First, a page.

01-26-2010 01:24 PM
Okay here's the question: I have my OLD Estwing 13 oz hammer. It was mine when I was 5; found it in Dad's stuff after he died. Estwing will NOT repair the handle (liability thing) but the leather is all dried out since some 6 year old left it in the rain ... a while back.
Anyone know where I can get some leather "rings" to replace the leather on there AND/OR how do I get the end plate OFF so I can remove the leather.
Oh, I should mention that the white plastic bands are still in good condition so they can make good templates for rings.
01-26-2010 02:05 PM - edited 01-26-2010 02:24 PM
I don't have that model Estwing hammer, but I do have the hatchet. It has a metal plate on the bottom with what appears to be two peened over steel rivets. They are not rivets, but are extensions of the metal internal handle.
First, I would try something else before grinding off the peened over metal. Take it to a shoe repair shop and ask the shoemaker for a can of Neetsfoot oil. Soak the leather washers in that first just to see if it will revitalize them.
Plan B would be to grind off the peened over areas and work off the metal plate, then the leather and plastic washers. TANDY leather may have the required 1/4 inch thick pieces of leather, or you may be able to get some from Estwing. Cut them oversize, mount them on the metal handle along with the plastic washers, ending up with the metal plate, then re-peen over the last of the metal. You may need to leave out one leather washer, which will shorten your hammer handle by 1/4 inch.
Then you will need a belt sander to grind away the leather washers, shaping and fitting them to the required oval shape.
Estwing dips the handles in a lacquer to seal the leather. ( I saw this on "How It's Made" on the Science Channel)
01-26-2010 04:29 PM
I would look up knife suppliers on the interweb. Many knives still use leather washers and what you want should be readily available without having to try to cut your own. If you are intent on replacing the handle and neatsfoot oil won't help the old one any, then I would cut off some of the internal leather washers and move those at the far and to expose the metal washer and how it's set on there. You will also then have room to move the washer and perhaps...just perhaps, hammer that peened end over to flatten it out...otherwise if you are forced to cut it off, I would think seriously about threading the end of it and using a knife-type butt to screw in place and lock the handle up tight.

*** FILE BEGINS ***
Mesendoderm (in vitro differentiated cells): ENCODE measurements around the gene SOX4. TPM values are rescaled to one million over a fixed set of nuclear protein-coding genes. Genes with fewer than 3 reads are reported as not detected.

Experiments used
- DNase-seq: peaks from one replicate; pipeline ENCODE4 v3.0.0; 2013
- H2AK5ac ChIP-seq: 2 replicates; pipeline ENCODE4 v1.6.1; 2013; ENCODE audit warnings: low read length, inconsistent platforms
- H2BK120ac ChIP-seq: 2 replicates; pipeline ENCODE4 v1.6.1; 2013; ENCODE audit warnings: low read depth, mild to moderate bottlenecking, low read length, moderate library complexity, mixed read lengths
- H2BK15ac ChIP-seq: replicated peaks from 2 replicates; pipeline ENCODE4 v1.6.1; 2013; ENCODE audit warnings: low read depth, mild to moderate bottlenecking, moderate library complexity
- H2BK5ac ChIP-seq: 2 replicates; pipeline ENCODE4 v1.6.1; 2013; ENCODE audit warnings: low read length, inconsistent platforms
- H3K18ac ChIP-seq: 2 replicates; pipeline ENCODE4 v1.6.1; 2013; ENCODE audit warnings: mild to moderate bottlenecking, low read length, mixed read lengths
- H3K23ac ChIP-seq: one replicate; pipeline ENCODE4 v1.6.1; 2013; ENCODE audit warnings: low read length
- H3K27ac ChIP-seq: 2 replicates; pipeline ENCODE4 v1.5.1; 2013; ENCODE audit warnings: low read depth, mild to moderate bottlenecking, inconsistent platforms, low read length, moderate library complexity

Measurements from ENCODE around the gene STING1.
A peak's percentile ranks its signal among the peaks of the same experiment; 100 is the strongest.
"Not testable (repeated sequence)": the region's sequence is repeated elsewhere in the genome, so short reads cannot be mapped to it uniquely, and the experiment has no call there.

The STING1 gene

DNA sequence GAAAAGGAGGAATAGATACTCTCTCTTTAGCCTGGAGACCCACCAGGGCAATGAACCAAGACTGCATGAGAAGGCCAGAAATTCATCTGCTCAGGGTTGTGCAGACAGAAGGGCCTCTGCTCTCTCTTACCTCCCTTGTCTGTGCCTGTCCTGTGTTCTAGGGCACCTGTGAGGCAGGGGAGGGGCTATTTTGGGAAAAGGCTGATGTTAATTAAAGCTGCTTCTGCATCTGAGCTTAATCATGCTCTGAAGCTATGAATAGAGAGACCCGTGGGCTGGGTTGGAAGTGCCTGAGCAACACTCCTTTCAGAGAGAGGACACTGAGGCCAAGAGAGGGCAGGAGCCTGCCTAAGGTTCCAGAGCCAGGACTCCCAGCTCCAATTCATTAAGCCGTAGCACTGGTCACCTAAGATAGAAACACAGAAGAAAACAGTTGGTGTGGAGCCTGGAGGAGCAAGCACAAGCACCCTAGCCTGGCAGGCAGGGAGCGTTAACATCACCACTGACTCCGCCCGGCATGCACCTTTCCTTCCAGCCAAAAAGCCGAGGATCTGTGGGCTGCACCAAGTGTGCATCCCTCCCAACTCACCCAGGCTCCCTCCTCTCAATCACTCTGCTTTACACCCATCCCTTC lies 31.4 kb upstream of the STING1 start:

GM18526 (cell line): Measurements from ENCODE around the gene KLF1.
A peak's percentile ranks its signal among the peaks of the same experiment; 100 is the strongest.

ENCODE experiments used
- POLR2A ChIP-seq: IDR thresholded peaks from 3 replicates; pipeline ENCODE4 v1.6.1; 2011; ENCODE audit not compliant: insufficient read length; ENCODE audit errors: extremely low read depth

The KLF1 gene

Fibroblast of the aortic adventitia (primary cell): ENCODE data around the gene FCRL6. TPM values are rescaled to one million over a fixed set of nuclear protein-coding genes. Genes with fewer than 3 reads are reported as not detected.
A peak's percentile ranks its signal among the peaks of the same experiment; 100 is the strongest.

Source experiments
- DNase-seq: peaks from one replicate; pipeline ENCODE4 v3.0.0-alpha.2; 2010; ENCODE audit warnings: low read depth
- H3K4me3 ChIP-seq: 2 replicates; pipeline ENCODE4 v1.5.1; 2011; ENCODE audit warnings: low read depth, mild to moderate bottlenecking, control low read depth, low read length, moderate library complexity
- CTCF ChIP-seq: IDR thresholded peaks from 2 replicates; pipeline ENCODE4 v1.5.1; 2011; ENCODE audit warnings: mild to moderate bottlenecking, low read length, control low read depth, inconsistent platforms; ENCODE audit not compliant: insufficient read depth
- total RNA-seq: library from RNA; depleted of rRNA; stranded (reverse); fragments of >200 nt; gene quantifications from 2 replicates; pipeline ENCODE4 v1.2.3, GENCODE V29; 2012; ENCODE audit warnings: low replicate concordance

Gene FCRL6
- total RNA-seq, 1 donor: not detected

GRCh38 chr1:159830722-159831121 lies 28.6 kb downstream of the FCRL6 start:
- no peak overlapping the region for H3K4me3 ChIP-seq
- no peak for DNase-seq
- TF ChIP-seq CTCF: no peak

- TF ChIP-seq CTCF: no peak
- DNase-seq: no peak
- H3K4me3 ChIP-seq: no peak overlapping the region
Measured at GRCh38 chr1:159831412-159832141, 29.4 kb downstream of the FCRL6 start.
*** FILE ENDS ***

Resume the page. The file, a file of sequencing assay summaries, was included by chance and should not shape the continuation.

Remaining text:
01-26-2010 05:06 PM - edited 01-27-2010 12:18 PM
Before doing anything drastic like grinding off the rivited ends of the bottom plate, I would;
- give the handle a light sanding to remove the old varnish finish,
- heat up some BLO, to where it just uncomfortable to put your hand in it,
- soak the handle in a can of BLO for a couple of days, maybe a week, reheat it every now and then,
- then let it dry good, polish it up and maybe apply a couple of new coats of spar varnish.
Leather can often be rejuvinated by application of oil, I saw a set of harness that was bone dry. A year later that same harness was on a draft horse. The guy said it soaked up over 3 qt of Neatsfoot Oil.
01-27-2010 10:30 AM
Any saddle shop worth its salt would be able to find you the requisite leather. We've got a couple in the area if you're not in riding country. Agree with the restoration attempts first.
01-27-2010 10:32 AM
I too am interested in repairing an old Estwing hammer. I inherited a set of 3 from my father. Two 16 oz.....one claw and one straight and a 12 oz trim hammer. The straight tang has leather in bad shape.
I tried to purchase the leather rings or send the hammer in for rebuild and received the standard corporate answer that for "liability" reasons they could not help......My parents told me if I couldn't say something nice not to say anything so I will shut up on this issue.
I read one solution that included carefully prying the rivet heads up and removing the rings. I did that with fair success. The rings are over am I-beam type of metal tang. To reproduce the rings looks to be a lot of work. I have found some leather that is thick enough but I am not sure it is hard enough.
I was also curious about what the product was that would restore the leather. I didn't understand the acronym. Maybe the good folks at Estwing will read the forum and reconsider the historic value of a tool well built. I would gladly pay the price of a new hammer to have the old one restored.
01-28-2010 07:08 AM
Thanks to all. I will try the neats-foot oil first; good idea. I'm NOT a big fan of destroying a tool to make it "pretty" but THIS hammer handle is too bad to use.
I too hope at some point Estwing realizes the the value of a small amount of customer service. Everything new isn't better.
I'll come back here after I try to restore with the results... Oh I WILL take before and after photos.
02-09-2011 11:04 PM
02-10-2011 12:12 AM
"First, I would try something else before grinding off the peened over metal. Take it to a shoe repair shop and ask the shoemaker for a can of Neetsfoot oil. Soak the leather washers in that first just to see if it will revitalize them."
now i wonder how many kids today know Neetsfoot Oil.
THE MOST DANGEROUS TOOL IS THE ONE YOU ARE USING